Proper disposal of bio-medical waste is something Healthcare Waste Management takes very seriously, meeting and exceeding industry regulations and constantly working to make the process as safe and efficient as possible. Unfortunately not everybody does or has done the same.
In 1988, Congress enacted the Medical Waste Tracking Act of 1988, a United States federal law that addressed the handling and disposal of medical waste in coastal areas. The beginnings of this law sprouted on August 13, 1987 when numerous beaches on the New Jersey and New York shores were closed due to an extensive, almost thirty-mile-long, mass of medical and household wastes that overtook the shore.
It was eventually determined that the probable source of the mass originated from the New York City marine transfer stations as well as the Southwest Brooklyn incinerator and transfer station. It appeared to be intentional and that sealed plastic garbage bags containing biomedical waste were cut open and disposed of into the ocean, so the companies could avoid paying the cost-per-ton associated with disposing the waste in a law-abiding manner.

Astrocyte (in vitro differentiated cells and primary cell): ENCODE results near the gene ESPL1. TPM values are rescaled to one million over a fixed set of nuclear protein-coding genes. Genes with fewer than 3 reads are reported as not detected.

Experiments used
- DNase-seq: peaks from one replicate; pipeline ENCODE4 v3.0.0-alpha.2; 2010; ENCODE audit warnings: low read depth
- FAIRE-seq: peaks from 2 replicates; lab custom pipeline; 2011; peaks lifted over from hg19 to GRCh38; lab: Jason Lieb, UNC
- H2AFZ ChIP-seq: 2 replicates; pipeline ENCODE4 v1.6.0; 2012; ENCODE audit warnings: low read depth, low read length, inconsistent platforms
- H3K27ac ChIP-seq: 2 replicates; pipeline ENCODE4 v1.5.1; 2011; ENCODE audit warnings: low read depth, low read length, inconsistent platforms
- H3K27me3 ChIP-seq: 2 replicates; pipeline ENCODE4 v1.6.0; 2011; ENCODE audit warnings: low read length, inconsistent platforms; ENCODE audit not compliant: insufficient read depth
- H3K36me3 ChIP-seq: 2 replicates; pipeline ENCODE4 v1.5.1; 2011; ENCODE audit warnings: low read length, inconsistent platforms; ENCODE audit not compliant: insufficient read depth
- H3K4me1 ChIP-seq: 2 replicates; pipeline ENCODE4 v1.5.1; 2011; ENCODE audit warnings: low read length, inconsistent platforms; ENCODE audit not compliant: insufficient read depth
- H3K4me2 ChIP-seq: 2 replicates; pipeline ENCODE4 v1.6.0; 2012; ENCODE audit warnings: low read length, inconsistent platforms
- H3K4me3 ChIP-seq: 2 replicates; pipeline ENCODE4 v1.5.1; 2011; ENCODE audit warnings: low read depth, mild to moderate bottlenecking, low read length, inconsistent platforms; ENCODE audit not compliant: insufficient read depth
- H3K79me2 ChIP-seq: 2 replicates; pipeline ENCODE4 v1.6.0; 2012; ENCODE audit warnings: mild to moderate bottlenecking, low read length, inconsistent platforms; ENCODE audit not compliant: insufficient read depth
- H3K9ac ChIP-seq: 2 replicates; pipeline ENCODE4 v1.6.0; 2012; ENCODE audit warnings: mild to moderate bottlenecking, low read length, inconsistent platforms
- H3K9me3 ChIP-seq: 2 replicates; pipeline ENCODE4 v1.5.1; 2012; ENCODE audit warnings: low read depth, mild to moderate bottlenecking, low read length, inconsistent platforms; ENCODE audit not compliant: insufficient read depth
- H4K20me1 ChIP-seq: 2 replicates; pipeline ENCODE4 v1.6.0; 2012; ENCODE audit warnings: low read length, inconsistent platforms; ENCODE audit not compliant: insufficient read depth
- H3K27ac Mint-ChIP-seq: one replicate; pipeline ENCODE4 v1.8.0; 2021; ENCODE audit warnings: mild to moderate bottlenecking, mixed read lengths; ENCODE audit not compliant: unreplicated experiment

The purpose of the act was to monitor the process of medical waste disposal, from generation, to transportation, to destruction. Penalties, depending on the specific violation, ranged from fines of $25,000/day to millions of dollars and prison time. The program lasted two years, then was withdrawn on June 21, 1991. The current regulatory rules are under the responsibility of each individual state. They range from being very strict regulations, to having no regulations at all.
HWM is motivated by stories like these to implement and display an unmatched commitment to the environment. These stories also show the cost that our industry can have on the environment, which is why we go the extra mile to ensure environmental protection, from our industry-leading reusable sharps containers, to our use of paperless fax, we make sure to utilize the most Eco-friendly options available.